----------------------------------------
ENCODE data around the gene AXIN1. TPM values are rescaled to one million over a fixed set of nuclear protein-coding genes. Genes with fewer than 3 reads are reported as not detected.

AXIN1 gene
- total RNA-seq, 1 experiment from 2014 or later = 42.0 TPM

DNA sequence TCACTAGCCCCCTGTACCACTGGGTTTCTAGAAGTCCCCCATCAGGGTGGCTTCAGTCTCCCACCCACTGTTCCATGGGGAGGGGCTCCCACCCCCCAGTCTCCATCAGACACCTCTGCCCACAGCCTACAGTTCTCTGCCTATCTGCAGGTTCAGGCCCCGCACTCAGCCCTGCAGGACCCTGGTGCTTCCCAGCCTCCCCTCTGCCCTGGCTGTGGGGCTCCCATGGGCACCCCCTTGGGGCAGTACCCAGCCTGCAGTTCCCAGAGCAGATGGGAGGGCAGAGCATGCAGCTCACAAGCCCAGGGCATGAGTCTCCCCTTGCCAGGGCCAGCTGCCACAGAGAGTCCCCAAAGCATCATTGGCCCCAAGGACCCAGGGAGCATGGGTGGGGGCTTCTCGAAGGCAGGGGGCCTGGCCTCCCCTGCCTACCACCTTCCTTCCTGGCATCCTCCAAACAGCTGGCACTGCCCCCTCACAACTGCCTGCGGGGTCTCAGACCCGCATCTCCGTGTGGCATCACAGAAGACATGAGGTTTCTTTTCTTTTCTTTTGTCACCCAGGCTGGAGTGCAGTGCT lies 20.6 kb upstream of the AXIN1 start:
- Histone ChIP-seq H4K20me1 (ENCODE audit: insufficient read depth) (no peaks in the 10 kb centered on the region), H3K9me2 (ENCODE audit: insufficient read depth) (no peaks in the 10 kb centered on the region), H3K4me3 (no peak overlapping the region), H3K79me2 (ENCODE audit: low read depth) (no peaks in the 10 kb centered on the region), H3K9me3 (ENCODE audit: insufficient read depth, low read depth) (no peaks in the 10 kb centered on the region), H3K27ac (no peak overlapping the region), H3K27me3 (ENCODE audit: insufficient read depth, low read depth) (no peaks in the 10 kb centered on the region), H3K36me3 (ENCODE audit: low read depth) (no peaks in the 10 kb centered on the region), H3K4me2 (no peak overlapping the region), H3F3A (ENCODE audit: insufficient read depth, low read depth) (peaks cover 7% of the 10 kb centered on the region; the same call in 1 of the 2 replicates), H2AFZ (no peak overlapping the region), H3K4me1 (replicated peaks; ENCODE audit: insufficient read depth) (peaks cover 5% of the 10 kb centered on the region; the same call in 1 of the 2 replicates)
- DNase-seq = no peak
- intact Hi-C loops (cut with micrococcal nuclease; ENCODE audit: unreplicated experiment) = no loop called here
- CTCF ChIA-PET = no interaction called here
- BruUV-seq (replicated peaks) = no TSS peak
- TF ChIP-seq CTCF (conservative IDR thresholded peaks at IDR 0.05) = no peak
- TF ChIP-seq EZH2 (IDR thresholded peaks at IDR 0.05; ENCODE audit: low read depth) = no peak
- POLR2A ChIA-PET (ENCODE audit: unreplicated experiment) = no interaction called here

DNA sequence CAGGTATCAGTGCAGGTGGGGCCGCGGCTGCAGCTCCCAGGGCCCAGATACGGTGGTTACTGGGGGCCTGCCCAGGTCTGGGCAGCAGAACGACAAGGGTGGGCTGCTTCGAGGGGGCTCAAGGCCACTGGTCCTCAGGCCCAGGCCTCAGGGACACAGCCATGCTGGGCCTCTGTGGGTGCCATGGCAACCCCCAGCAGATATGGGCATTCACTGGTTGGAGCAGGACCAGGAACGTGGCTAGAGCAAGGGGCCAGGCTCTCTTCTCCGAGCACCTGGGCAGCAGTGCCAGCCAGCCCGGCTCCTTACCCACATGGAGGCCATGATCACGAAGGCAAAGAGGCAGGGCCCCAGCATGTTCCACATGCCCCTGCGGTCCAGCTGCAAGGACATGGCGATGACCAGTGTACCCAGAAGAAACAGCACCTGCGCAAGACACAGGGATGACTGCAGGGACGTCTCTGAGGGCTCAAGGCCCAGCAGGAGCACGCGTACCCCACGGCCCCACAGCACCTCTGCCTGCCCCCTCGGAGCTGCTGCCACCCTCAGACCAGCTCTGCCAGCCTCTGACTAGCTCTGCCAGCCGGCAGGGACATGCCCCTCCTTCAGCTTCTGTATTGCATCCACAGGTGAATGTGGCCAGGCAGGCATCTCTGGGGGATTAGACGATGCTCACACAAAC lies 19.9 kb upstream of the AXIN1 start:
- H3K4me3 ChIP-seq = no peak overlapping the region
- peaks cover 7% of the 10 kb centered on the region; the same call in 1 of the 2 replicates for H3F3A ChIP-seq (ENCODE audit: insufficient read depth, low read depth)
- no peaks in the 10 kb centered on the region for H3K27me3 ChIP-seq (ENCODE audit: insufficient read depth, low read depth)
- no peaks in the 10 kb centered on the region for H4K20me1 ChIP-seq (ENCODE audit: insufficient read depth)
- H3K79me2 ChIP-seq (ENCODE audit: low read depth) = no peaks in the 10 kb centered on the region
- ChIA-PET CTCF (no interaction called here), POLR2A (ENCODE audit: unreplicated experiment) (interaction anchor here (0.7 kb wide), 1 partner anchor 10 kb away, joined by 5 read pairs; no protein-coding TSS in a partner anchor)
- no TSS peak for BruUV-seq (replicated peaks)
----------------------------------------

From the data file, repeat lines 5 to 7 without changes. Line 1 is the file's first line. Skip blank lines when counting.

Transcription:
- Histone ChIP-seq H4K20me1 (ENCODE audit: insufficient read depth) (no peaks in the 10 kb centered on the region), H3K9me2 (ENCODE audit: insufficient read depth) (no peaks in the 10 kb centered on the region), H3K4me3 (no peak overlapping the region), H3K79me2 (ENCODE audit: low read depth) (no peaks in the 10 kb centered on the region), H3K9me3 (ENCODE audit: insufficient read depth, low read depth) (no peaks in the 10 kb centered on the region), H3K27ac (no peak overlapping the region), H3K27me3 (ENCODE audit: insufficient read depth, low read depth) (no peaks in the 10 kb centered on the region), H3K36me3 (ENCODE audit: low read depth) (no peaks in the 10 kb centered on the region), H3K4me2 (no peak overlapping the region), H3F3A (ENCODE audit: insufficient read depth, low read depth) (peaks cover 7% of the 10 kb centered on the region; the same call in 1 of the 2 replicates), H2AFZ (no peak overlapping the region), H3K4me1 (replicated peaks; ENCODE audit: insufficient read depth) (peaks cover 5% of the 10 kb centered on the region; the same call in 1 of the 2 replicates)
- DNase-seq = no peak
- intact Hi-C loops (cut with micrococcal nuclease; ENCODE audit: unreplicated experiment) = no loop called here